Practice Safe Law: Keeping your Practice Strong and Healthy

By Irene Leonard, Lawyer Coach    

With this tough economy you might be tempted to take more risks in your law practice – like starting to work for a client before you make arrangements to get paid. However, this is not the time to take more business risks, but rather to be even more careful.

Even without the worry of the economy, the practice of law can be a nerve-racking proposition. The good news is that there are things you can do to make your practice as strong as possible in good and bad times.

No matter what the economy is doing, it is important to maintain standards of practice that will protect you from economic or financial difficulties, burnout, difficult clients, bar complaints and stress.

Working as a business coach for the past 11 years has given me an opportunity to learn what kinds of chances or risks lawyers might take when they get worried. One of the many benefits of working with a business coach is that bad decisions can be avoided, as you take time to talk through changes you're thinking of making to your practice before you make them, and to be ready to course correct afterward, if needed.

The following are best practices that work for my clients. Follow these guidelines and you will keep your risks to a minimum and make your practice more rewarding and profitable.

Keep your clients happy. This is the most important way to avoid lawsuits from clients. Clients who know, like and trust you are less likely to sue you. And keeping them happy will ensure they like you and trust you.

Only work with clients who respect and are willing to pay you. Failure of either of these ingredients probably means the client is not happy. If you do take on a client who turns out to be difficult or risky, make sure you stay in touch with the client. To ignore them always makes the situation worse.

Choose your matters wisely. Don't take on cases you would normally pass up, just because you want work. Only take calculated risks. Ask yourself questions like: Can I make this client happy? Do I have the time and expertise to handle this matter? What resources do I need? Do I have them? Etc.

Make the quality of your services exceptional and unquestionable. Keep the quality of your service high by making sure you don't take on more than you can handle. Continue to update your legal skills and seek training for any new areas of law that you are venturing into. Manage your client's expectations about your services.

Be upfront and reasonable about your fees. Use engagement letters and stay on top of your accounts receivable.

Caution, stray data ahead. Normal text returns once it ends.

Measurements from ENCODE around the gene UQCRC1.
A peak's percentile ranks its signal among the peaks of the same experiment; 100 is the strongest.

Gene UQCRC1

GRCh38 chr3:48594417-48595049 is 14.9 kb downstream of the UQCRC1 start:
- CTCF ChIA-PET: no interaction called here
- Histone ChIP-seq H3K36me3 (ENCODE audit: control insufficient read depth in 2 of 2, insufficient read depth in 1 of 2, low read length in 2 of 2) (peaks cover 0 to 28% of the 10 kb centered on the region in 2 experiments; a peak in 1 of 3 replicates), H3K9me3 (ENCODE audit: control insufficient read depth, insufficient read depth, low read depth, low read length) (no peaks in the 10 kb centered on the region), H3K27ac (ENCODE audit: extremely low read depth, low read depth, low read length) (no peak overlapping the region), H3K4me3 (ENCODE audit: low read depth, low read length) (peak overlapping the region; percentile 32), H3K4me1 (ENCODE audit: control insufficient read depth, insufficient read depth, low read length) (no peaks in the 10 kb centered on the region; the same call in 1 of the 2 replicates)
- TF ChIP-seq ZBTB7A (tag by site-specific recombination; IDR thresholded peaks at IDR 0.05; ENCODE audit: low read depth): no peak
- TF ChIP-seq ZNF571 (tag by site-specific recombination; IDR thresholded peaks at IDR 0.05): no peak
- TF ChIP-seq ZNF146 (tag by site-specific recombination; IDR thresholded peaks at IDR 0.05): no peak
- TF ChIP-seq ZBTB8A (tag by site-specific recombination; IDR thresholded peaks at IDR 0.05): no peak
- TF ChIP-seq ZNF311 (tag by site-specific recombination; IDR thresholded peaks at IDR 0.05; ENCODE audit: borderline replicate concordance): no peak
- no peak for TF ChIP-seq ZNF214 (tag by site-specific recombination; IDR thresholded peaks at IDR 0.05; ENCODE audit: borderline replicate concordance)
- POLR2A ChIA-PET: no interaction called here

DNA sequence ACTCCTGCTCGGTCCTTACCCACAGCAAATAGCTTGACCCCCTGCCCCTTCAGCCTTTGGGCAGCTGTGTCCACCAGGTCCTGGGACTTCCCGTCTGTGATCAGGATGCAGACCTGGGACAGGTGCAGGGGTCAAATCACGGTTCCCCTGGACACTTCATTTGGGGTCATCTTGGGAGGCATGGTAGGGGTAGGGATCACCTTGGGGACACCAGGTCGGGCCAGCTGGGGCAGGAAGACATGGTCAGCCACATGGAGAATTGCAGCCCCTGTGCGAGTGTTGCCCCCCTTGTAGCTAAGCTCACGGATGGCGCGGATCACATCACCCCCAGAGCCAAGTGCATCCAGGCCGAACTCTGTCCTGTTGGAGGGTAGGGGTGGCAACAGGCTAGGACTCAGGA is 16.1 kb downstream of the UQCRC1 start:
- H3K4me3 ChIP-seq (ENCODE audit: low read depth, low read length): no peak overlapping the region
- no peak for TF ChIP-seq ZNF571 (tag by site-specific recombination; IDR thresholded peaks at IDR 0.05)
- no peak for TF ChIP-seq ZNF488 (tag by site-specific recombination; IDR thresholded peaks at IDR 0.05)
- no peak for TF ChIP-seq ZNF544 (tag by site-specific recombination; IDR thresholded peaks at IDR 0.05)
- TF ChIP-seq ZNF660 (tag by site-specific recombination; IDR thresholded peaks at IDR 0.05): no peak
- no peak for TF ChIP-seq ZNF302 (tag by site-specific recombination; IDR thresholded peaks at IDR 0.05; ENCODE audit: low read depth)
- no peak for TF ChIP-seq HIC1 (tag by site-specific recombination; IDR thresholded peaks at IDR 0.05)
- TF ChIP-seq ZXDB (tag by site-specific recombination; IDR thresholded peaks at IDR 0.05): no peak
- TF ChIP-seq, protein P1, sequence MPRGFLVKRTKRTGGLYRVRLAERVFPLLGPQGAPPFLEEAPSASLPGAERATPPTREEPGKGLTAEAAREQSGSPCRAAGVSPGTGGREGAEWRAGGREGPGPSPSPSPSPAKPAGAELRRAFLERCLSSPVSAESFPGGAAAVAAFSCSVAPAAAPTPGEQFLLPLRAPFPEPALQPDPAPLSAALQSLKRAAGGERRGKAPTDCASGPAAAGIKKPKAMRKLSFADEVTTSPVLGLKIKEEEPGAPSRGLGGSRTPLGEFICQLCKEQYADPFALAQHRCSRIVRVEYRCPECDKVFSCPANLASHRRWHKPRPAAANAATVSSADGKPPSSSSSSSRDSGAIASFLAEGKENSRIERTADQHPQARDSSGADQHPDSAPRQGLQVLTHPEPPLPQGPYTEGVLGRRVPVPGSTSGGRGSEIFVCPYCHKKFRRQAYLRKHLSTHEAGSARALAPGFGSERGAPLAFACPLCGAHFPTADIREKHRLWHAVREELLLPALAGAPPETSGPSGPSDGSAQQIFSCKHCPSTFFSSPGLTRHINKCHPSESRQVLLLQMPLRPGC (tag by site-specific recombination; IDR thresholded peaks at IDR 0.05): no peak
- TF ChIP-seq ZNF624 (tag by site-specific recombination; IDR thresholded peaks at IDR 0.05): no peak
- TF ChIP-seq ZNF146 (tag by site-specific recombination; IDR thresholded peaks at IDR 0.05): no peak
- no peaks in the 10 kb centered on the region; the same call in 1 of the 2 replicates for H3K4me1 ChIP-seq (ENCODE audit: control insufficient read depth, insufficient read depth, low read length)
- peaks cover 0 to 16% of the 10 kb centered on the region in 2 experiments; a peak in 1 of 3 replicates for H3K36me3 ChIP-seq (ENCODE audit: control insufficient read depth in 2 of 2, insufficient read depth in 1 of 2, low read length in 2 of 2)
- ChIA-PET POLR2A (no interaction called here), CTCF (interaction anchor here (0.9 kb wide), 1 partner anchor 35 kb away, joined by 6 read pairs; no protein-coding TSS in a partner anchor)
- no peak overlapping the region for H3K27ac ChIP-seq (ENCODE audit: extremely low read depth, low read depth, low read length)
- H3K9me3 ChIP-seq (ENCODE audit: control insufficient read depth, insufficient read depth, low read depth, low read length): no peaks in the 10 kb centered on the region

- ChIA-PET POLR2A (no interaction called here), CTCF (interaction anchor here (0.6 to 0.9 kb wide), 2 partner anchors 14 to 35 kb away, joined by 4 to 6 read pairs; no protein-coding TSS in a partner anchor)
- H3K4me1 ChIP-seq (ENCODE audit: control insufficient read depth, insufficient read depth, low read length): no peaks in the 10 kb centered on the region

Maintain good relationships, especially with mentors who will help and support you. Don't be afraid to ask for help in your practice or even your life. Partner with other, more-experienced lawyers when you are out of your league or comfort zone.

Have systems in place that keep you organized, on track and don't let you forget anything. Use checklists so you don't forget details. Don't rely on your memory, but rather your systems. Confirm your advice in writing.

Back up your computer daily. Use more than one backup system. Use separate hard drives and offsite Internet backup systems. Keep a hard drive backup away from your office.

Be aware of and follow the rules of professional responsibility. Make integrity and honesty key guiding principles for your law practice. Rules to strictly follow include: Be inscrutable with your handling of trust funds and trust accounts; avoid conflicts of interest; do not engage in misleading advertising; maintain confidentiality; and don't have financial arrangements with non-lawyers.

Maintain professional liability and business insurance. Reduce risks by making sure your insurance coverage is sufficient and appropriate for your practice.

Find healthy ways to keep your stress under control. Incorporate practices such as meditation, exercise, visualization, breathing and other stress-reducing activities into your daily routine.

Keep your stress down by remembering that your client's problem is not your problem. Separate acting in the best interests of the client from taking on the issue as if it were your own. In addition, don't take things personally – don't let the parties' anger or frustration influence your decision making.

Another big stressor is taking on too much or not having enough time to handle what's on your plate. Be willing to say no to more work now, even if you are worried about having enough in the future.

Maintain good common sense. Don't get involved in easy money schemes – if it smells fishy, it probably is fishy.

In these tough economic times it's more important than ever to have firm policies that will keep you and your practice strong. Don't relax your policies. Be safe, patient and practical, and ultimately you will be rewarded.


Irene Leonard has been a professional business coach for lawyers and other professionals for the past 11 years, after practicing law for 18 years. Leonard helps lawyers reduce the worry in the practice of law. She can be reached at 206-723-9900 or through her website, www.CoachingForChange.com. 2009 Irene Leonard

Reprinted with the permission of the King County Bar Association, July 2009 Edition